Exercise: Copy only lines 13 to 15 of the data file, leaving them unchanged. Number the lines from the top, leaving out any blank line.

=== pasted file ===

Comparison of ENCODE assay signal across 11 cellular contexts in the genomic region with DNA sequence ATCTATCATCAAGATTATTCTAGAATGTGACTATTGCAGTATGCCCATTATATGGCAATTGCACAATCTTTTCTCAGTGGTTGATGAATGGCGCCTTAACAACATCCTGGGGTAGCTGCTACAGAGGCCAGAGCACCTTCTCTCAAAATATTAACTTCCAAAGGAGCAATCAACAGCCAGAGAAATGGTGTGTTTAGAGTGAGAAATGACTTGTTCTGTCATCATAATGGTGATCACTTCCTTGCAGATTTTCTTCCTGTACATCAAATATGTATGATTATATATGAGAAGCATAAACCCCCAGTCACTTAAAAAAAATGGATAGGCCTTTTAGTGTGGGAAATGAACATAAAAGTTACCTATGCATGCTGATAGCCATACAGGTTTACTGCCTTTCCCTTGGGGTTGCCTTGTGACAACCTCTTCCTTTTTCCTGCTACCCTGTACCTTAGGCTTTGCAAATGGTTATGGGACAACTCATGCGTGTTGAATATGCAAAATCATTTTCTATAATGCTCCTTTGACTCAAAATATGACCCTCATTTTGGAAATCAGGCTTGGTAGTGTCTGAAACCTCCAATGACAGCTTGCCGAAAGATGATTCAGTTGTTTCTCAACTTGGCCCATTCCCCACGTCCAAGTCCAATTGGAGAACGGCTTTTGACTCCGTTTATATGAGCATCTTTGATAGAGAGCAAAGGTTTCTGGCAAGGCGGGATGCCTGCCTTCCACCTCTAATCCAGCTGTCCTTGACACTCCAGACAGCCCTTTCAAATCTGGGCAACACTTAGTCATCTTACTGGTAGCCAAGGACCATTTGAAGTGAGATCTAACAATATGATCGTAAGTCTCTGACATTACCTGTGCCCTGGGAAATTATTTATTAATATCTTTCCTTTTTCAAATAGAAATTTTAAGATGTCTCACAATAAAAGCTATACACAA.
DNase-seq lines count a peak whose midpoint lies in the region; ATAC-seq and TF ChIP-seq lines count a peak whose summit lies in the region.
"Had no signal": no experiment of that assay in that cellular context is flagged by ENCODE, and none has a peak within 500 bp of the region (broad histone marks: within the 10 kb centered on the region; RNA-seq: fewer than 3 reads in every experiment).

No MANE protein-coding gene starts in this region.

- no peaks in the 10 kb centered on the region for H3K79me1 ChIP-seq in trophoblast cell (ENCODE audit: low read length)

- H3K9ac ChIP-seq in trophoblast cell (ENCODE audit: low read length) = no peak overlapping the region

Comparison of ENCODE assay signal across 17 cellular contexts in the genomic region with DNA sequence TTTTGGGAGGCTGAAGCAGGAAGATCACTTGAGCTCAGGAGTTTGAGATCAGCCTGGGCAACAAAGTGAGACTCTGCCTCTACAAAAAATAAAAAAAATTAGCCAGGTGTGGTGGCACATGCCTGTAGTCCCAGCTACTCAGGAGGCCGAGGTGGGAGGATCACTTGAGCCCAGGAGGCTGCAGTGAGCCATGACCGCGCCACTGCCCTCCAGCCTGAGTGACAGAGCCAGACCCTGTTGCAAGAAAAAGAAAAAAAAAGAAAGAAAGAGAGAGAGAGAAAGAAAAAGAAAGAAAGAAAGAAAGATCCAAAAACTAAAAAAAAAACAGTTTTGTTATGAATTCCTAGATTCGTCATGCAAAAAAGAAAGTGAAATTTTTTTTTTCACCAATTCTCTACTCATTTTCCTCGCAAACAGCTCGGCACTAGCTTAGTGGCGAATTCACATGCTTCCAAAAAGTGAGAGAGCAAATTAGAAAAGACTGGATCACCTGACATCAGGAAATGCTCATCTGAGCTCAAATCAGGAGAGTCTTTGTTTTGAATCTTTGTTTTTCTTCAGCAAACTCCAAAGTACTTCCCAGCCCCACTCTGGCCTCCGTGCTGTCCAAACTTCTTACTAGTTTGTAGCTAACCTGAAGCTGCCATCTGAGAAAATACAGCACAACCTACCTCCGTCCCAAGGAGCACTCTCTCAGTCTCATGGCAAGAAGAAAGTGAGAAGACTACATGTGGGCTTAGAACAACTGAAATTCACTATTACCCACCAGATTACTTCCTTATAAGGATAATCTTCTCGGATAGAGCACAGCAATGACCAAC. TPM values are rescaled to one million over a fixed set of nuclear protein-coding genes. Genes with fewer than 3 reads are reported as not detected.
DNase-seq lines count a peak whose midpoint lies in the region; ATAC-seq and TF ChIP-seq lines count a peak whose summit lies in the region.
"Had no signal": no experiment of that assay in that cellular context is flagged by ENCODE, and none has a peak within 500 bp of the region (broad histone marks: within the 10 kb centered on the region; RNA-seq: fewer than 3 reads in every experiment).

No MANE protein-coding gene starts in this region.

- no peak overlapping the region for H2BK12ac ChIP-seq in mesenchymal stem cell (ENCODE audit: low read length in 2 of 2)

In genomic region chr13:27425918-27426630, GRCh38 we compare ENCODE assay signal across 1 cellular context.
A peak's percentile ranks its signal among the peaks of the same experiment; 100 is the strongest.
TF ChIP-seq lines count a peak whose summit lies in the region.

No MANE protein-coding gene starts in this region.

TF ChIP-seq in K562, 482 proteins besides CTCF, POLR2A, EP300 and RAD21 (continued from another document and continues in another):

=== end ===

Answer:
A peak's percentile ranks its signal among the peaks of the same experiment; 100 is the strongest.
TF ChIP-seq lines count a peak whose summit lies in the region.

No MANE protein-coding gene starts in this region.